I don’t play Massive Multiplayer Online Games (MMOG), Massive Multiplayer Online Role Playing Games (MMORPG), or Massive Multiplayer Online First Person Shooter games (MMOFPS), but I bet everyone knows someone who does. My nephews play, my friends children play, and my friends play. MOG (Massive Online Games) are typically subscription based services that host massive amounts of people in worlds that give them an opportunity to play and interact with each other at any given moment.
For this post I wanted to ask my friends what about online gaming appealed to them the most. The first thing they all mentioned was theme or genre. Some of them liked playing war based games like “Call of Duty” (MMOFPS), a VP of a company I worked for liked playing “World of Warcraft” (MMORPG), a friend and her husband like playing “City of Heroes/City of Villains” (MMORPG).
Then second most important aspect was the graphics. They needed to like the total look and feel of the game. The graphics needed to be detailed, realistic, have good color, good sound, and good sound effects.
The third most important thing on the list is that the Super Group needed to be with like minded people. My friends wanted to play with people who, as they put it “keep chat humorous, adult, yet kid-friendly… and mist of the people we play with are in professions like cops, social workers, computer experts and some kids, Its not a bunch of hyped up 12 year olds on Red Bulls and Pixie Sticks…hehe.” “We’ve (her and her husband) met some of them personally.” I have a feeling my friends would say that all three of these aspects are equally important, but coincidentally this is the order they all described what they liked most about playing online games.
As far as spending goes, the US spends the most on MOG games, with Britain, German, and French players following behind. More and more games are going mobile and with the increasing popularity of virtual economies it only looks like The future for online gaming is going to get better.
IPG Emerging Media Lab is a subsidiary company of IPG (Interpublic Goup of Companies). They’ve been bringing cutting-edge media technologies to demonstrate their capabilities to advertisers and agencies.
IPG provides a wide spectrum of marketing services. Core services include: -performing primary research about trends
– Consulting with other marketing professionals
– Maintaing a knowledge base of papers and data related to digital marketing and tools
– Hosting events and forging strategic partnerships, with the idea that IPG provides a unique, cutting edge environment, and a group of core experts that will benefit clients.
– Relationship building. IPG connects clients with subject matter experts.
IPG’s website makes them appear to be more focused on ‘connecting the dots’ than on drawing the map…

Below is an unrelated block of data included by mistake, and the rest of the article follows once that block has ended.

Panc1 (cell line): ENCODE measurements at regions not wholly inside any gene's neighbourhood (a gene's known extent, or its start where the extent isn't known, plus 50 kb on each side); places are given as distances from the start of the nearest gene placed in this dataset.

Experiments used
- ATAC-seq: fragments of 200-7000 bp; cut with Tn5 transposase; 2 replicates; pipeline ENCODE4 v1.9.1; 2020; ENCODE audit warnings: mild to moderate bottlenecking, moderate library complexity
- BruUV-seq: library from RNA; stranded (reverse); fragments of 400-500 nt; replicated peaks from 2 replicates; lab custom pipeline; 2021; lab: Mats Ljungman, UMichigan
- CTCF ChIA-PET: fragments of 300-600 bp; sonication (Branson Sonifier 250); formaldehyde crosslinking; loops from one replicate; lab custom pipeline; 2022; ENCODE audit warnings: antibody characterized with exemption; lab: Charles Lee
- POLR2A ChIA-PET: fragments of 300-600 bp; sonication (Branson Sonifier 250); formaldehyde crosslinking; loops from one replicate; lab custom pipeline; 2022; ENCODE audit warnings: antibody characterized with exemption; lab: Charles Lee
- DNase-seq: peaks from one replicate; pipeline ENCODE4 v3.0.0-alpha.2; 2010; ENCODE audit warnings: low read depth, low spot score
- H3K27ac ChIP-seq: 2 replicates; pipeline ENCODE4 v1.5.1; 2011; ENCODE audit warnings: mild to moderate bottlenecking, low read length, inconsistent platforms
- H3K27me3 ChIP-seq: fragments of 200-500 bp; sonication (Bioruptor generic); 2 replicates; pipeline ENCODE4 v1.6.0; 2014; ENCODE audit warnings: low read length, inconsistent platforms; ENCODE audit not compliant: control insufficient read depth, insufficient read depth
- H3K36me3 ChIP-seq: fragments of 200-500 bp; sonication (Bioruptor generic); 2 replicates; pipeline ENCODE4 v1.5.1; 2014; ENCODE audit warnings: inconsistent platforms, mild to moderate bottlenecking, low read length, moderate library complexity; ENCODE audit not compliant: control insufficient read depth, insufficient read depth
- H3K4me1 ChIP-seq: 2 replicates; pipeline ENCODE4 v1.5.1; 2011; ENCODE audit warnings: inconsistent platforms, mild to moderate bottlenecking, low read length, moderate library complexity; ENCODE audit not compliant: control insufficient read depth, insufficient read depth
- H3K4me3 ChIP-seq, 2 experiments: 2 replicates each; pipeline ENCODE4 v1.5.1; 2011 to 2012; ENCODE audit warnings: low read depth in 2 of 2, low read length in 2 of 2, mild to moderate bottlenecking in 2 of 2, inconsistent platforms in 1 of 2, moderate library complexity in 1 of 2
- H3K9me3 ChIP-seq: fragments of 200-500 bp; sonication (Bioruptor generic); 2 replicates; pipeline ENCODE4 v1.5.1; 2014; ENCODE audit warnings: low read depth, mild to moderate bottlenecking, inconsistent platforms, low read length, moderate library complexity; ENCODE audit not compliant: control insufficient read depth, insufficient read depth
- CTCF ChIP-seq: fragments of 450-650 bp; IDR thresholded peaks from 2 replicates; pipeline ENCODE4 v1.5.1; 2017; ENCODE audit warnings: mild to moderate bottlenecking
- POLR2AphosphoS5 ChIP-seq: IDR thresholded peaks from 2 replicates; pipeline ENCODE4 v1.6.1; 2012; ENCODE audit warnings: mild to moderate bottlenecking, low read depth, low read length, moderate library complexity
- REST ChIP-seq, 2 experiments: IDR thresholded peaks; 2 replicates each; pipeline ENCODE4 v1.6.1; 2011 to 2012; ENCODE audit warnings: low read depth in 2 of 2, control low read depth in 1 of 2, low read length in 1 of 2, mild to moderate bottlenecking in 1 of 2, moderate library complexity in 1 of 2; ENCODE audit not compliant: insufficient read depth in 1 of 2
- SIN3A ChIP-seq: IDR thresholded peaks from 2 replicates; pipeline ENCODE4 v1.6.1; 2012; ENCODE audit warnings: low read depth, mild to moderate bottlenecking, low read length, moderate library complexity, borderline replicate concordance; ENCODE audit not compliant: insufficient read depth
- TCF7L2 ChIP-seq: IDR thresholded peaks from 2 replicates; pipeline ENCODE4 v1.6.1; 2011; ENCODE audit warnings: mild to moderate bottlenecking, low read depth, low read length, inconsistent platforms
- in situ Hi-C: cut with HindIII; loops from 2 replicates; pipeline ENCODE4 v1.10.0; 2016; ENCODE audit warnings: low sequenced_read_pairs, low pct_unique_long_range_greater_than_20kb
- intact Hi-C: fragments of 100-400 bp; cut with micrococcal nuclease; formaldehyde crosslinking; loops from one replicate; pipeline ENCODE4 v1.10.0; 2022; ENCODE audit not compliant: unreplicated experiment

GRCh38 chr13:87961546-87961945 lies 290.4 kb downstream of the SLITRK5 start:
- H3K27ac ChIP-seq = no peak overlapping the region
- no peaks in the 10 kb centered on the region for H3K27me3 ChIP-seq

Industry Round Up
By Brigette Kidd
TechCrunch and Mashable have carved out an important niche in the industry. They are both the go to sites to stay on top of the latest changes in the industry. Here is some from this week:
Facebook Launches the ‘Send’ button for Selective Sharing. This will be a friend to Facebook’s ‘like’ button. All you have to do is click on a webpage that has the ’send’ button to share content with a select group of Facebook friends or any standard email addresses. This is a strategic move by Facebook, which has a mission to reinvent email using their own “modern messaging system”, as stated by Mark Zuckerberg.
WuFoo sold to SurveyMonkey for $35 Million. This is an inspirational story because WuFoo started with only $118k back in 2006. The online form maker has helped process over $100 million in transactions using its forms. This is the third purchase made by SurveyMonkey, following its acquisitions of ClickTools and Precision Polling.
Facebook Gets Sued for $1. Last February David Fagin, an AOL News Writer was blocked from sending friend requests from his Facebook account. He was blocked and labeled a “spammer” by Facebook and warned that his account would be totally inactivated if he did not stop his actions. Mr. Fagin is suing Facebook for $1.
Amazon Server Trouble! Some of Amazon’s AWS services have been experiencing technical difficulties. AWS is the company’s cloud computing platform. A few of the sites impacted by this problem are Reddit, Foursquare and HootSuite.
Yahoo Grabs IntoNow for $20-$30 Million. IntoNow is the media check-in game that launched just 12 weeks ago! Facebook and Twitter were interested in the startup, but Yahoo grabbed it fast! IntoNow went from 0 to $30 million in four months.
PlaceIQ will Target Block by Block. This mobile advertising data startup with $1 million in angel money will gather data from cell phones users block by block. Using GPS coordinates, zip codes and different times of the day, PlaceIQ will gather data and provide information to marketers.
On May 24, we’re holding the first-ever audition for TED Talks. It will take place in New York in front of a live audience made up of TED staff and members of the TED community. The audition will be recorded, and the best talks could either be posted on TED.com or win an invitation for a full-on mainstage presentation at TED2012 in California early next year. Make a one-minute video to qualify for this audition. Video deadline is April 25, 2011.